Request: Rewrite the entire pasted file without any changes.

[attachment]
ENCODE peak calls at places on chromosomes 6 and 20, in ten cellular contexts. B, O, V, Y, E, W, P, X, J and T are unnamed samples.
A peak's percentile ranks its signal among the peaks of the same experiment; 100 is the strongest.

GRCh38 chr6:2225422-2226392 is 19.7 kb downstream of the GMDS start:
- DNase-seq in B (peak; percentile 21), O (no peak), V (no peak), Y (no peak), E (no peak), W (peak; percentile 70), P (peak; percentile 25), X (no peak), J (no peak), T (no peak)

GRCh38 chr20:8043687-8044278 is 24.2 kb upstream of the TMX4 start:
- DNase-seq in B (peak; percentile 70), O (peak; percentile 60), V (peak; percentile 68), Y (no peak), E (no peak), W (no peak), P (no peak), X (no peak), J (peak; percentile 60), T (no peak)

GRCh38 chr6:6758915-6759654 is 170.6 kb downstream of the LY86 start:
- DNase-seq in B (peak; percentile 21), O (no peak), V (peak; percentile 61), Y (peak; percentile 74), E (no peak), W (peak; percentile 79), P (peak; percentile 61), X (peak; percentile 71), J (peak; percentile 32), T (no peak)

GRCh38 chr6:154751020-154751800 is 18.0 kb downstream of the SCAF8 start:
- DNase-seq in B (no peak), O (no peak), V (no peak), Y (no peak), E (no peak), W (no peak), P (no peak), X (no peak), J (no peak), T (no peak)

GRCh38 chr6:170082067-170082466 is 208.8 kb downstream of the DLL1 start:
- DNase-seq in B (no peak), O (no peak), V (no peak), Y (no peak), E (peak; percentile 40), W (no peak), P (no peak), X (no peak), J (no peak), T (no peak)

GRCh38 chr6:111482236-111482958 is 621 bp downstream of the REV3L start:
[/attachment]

ENCODE peak calls at places on chromosomes 6 and 20, in ten cellular contexts. B, O, V, Y, E, W, P, X, J and T are unnamed samples.
A peak's percentile ranks its signal among the peaks of the same experiment; 100 is the strongest.

GRCh38 chr6:2225422-2226392 is 19.7 kb downstream of the GMDS start:
- DNase-seq in B (peak; percentile 21), O (no peak), V (no peak), Y (no peak), E (no peak), W (peak; percentile 70), P (peak; percentile 25), X (no peak), J (no peak), T (no peak)

GRCh38 chr20:8043687-8044278 is 24.2 kb upstream of the TMX4 start:
- DNase-seq in B (peak; percentile 70), O (peak; percentile 60), V (peak; percentile 68), Y (no peak), E (no peak), W (no peak), P (no peak), X (no peak), J (peak; percentile 60), T (no peak)

GRCh38 chr6:6758915-6759654 is 170.6 kb downstream of the LY86 start:
- DNase-seq in B (peak; percentile 21), O (no peak), V (peak; percentile 61), Y (peak; percentile 74), E (no peak), W (peak; percentile 79), P (peak; percentile 61), X (peak; percentile 71), J (peak; percentile 32), T (no peak)

GRCh38 chr6:154751020-154751800 is 18.0 kb downstream of the SCAF8 start:
- DNase-seq in B (no peak), O (no peak), V (no peak), Y (no peak), E (no peak), W (no peak), P (no peak), X (no peak), J (no peak), T (no peak)

GRCh38 chr6:170082067-170082466 is 208.8 kb downstream of the DLL1 start:
- DNase-seq in B (no peak), O (no peak), V (no peak), Y (no peak), E (peak; percentile 40), W (no peak), P (no peak), X (no peak), J (no peak), T (no peak)

GRCh38 chr6:111482236-111482958 is 621 bp downstream of the REV3L start: